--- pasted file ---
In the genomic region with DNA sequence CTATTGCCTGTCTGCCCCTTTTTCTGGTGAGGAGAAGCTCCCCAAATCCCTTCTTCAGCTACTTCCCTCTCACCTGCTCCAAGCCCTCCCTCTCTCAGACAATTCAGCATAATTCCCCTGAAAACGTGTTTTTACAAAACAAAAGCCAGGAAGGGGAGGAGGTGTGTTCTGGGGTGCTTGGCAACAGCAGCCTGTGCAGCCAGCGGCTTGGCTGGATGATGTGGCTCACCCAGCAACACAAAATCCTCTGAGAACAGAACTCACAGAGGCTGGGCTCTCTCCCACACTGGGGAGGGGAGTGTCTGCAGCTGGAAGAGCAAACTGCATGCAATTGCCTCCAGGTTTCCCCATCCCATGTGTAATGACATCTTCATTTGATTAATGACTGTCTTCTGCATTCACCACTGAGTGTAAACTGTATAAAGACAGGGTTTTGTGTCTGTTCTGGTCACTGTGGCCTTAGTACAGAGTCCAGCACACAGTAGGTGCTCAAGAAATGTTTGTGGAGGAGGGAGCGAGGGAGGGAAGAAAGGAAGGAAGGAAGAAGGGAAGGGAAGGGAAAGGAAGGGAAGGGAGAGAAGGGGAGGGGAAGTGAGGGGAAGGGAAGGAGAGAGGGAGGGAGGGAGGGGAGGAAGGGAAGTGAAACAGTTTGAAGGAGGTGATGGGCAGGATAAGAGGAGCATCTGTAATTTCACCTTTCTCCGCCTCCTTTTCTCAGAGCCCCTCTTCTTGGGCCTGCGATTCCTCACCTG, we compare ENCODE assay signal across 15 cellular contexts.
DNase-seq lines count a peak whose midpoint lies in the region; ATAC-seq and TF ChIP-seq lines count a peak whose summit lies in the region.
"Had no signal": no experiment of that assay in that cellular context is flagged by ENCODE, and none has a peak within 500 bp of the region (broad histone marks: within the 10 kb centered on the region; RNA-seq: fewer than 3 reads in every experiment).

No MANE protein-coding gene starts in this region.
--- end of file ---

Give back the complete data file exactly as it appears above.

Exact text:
In the genomic region with DNA sequence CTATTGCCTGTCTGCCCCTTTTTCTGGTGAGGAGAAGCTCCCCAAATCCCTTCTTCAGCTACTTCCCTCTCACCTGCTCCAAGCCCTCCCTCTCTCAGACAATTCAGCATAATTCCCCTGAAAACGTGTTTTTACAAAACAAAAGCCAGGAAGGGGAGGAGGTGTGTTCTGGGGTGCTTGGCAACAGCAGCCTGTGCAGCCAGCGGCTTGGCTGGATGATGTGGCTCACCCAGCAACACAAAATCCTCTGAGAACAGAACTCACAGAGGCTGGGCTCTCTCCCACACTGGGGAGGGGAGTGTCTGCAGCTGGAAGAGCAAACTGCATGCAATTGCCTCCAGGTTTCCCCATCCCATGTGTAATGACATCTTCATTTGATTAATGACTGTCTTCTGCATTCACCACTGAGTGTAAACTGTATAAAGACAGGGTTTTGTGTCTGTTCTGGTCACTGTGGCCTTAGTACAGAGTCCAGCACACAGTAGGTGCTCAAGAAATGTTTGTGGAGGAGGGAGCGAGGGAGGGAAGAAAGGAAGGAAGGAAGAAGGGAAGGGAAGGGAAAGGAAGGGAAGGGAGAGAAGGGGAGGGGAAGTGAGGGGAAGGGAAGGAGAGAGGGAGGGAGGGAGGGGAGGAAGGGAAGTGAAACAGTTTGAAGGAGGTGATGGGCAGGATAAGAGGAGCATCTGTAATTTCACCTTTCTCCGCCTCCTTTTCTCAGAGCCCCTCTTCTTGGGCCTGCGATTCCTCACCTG, we compare ENCODE assay signal across 15 cellular contexts.
DNase-seq lines count a peak whose midpoint lies in the region; ATAC-seq and TF ChIP-seq lines count a peak whose summit lies in the region.
"Had no signal": no experiment of that assay in that cellular context is flagged by ENCODE, and none has a peak within 500 bp of the region (broad histone marks: within the 10 kb centered on the region; RNA-seq: fewer than 3 reads in every experiment).

No MANE protein-coding gene starts in this region.